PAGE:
Double taxation (in the international tax context) is the imposition of tax on the same income item or transfer by two different countries. Depending on the circumstances and countries involved, a person might be required to pay taxes on gain from a distribution in both the country that he resides and the country in which the gain occurred. This will often result in greater tax consequences than if the income or transfer was instead entirely within one nation. In many instances, the burden of double taxation may be alleviated by tax credits or treaties between two countries. Tax treaties vary in terms and coverage, each having different results and degrees of easement for situations that would otherwise result in double taxation. Each particular treaty and situation must be considered individually as to its implications.
Estate Tax Consequences for Property Held in United States Trust
It is also important to be aware of potential estate and gift tax consequences that may arise by creation of a U.S. Trust for a foreign national. United States gift and estate taxes are imposed upon nonresidents based upon whether the situs of the individual's property is treated as within the United States. This is an important aspect to take into consideration when moving property into a United States trust, because, depending on the nature of the property held in trust, it may or may not be considered to have its situs within the United States. Different property receives different treatment. For instance, tangible personal property, real property and the contents of safe deposit boxes are considered to have United States situs if physically located within the United States. Cash, depending on the type of account and purpose for which it is held, may be considered a United States asset. However, life insurance proceeds on the life of a nonresident are treated as having situs outside of the United States. Also, contractual rights (such as patent and trademark licenses) are usually based upon where the license is granted. Furthermore, shares of foreign corporations are treated as having a foreign situs while shares of U.S. corporations are treated as having U.S. situs. Considerations need to be made concerning the type of property to be held by a U.S. trust, as some types of property may result in estate or gift tax for a nonresident while others will not.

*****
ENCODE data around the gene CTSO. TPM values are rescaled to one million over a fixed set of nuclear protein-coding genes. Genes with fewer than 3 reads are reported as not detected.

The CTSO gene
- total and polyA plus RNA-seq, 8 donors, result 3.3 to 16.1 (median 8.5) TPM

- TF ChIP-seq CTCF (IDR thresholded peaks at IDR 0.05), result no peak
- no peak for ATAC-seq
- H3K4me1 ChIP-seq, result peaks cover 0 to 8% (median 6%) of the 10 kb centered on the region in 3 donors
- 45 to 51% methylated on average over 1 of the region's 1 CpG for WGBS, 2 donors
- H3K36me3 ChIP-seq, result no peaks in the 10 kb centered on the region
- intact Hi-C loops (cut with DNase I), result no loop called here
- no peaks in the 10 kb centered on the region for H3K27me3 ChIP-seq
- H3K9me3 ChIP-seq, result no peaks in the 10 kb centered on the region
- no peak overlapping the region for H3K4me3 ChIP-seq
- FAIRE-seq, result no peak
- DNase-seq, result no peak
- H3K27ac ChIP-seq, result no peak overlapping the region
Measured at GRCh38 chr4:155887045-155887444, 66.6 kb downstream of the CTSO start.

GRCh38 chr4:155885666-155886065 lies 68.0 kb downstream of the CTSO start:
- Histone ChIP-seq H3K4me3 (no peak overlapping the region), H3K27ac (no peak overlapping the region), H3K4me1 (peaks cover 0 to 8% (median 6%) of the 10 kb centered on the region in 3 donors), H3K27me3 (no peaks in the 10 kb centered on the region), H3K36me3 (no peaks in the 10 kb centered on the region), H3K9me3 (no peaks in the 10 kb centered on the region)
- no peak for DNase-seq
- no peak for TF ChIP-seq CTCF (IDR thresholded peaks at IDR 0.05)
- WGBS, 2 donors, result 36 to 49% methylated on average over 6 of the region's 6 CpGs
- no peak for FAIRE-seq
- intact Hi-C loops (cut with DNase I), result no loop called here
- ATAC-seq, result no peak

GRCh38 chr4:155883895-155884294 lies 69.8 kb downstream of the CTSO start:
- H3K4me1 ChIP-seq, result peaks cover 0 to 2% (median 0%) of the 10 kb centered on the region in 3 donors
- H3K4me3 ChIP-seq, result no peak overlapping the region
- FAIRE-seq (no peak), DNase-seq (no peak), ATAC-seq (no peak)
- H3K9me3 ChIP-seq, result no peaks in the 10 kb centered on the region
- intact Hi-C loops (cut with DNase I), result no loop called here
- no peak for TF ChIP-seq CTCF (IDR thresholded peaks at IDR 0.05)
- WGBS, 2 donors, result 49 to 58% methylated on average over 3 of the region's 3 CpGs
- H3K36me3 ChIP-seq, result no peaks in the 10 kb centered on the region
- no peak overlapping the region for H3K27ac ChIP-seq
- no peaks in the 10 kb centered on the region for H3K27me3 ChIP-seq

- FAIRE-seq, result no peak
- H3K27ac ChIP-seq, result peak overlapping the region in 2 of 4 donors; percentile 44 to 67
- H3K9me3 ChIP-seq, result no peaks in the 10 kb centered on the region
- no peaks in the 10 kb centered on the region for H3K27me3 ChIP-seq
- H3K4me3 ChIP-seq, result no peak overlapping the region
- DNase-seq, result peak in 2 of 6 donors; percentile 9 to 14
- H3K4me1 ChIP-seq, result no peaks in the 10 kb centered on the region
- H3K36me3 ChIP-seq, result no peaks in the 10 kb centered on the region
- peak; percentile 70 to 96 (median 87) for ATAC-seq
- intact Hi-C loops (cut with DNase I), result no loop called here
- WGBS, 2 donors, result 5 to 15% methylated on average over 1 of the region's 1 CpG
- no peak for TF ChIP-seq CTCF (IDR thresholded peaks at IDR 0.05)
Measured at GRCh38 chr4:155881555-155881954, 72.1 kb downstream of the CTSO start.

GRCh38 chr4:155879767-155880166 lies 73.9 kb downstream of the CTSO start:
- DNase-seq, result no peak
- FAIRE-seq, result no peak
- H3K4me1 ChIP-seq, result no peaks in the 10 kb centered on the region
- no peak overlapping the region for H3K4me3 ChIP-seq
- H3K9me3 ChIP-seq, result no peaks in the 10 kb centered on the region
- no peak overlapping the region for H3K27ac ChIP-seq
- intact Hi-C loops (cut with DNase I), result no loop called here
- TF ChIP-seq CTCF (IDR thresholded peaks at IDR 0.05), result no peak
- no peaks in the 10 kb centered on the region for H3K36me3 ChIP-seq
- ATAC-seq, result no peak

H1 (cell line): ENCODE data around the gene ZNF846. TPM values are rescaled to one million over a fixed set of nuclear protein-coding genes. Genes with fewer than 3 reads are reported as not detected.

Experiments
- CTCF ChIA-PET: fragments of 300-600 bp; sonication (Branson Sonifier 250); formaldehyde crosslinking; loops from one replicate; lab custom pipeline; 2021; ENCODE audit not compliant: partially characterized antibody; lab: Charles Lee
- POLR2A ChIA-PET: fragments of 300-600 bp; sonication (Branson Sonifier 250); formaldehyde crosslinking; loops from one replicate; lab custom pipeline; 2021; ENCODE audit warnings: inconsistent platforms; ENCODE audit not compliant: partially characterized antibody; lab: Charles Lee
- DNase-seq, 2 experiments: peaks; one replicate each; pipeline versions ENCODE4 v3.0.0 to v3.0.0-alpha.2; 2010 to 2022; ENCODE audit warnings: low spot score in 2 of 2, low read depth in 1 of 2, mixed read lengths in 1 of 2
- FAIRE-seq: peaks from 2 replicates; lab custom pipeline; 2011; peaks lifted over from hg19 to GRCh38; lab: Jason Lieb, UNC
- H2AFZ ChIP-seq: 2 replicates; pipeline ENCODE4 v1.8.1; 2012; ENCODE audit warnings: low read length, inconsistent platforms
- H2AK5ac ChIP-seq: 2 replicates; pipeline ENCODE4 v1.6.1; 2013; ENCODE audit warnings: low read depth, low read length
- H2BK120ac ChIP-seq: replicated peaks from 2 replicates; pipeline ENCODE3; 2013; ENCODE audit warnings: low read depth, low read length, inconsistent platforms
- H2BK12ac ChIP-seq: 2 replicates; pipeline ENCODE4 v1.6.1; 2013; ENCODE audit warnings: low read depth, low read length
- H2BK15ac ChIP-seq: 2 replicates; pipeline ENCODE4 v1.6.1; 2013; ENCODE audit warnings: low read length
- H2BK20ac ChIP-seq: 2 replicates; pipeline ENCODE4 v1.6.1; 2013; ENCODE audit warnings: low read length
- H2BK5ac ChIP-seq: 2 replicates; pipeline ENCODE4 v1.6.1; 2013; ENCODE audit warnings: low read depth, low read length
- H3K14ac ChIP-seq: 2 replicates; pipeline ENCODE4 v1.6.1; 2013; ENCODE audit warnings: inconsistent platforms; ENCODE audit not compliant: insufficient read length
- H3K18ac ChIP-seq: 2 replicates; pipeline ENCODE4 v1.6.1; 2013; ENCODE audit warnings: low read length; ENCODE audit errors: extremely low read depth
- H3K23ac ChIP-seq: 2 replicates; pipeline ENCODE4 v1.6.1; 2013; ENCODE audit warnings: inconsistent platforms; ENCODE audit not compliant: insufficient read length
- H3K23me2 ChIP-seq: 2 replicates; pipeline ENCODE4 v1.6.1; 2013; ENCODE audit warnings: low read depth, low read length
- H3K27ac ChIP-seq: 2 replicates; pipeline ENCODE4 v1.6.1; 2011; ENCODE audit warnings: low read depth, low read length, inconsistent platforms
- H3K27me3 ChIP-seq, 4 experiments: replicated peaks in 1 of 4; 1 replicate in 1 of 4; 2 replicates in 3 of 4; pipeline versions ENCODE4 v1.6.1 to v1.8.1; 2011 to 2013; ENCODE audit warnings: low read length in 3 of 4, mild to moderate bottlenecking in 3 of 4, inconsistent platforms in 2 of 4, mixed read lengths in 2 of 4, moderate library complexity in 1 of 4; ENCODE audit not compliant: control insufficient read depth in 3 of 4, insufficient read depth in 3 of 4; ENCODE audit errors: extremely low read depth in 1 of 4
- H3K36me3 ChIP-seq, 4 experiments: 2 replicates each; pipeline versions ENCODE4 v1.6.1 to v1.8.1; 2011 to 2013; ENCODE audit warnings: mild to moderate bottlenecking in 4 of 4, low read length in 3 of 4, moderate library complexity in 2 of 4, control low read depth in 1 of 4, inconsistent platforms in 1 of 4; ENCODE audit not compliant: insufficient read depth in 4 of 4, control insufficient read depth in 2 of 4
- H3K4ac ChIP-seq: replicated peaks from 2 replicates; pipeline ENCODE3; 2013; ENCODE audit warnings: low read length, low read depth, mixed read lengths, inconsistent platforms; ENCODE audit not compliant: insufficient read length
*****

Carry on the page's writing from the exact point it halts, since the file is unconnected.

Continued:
Taxation of Transfer of Dividend Income from South American Corporation to Swiss Corporation, its Owner/shareholder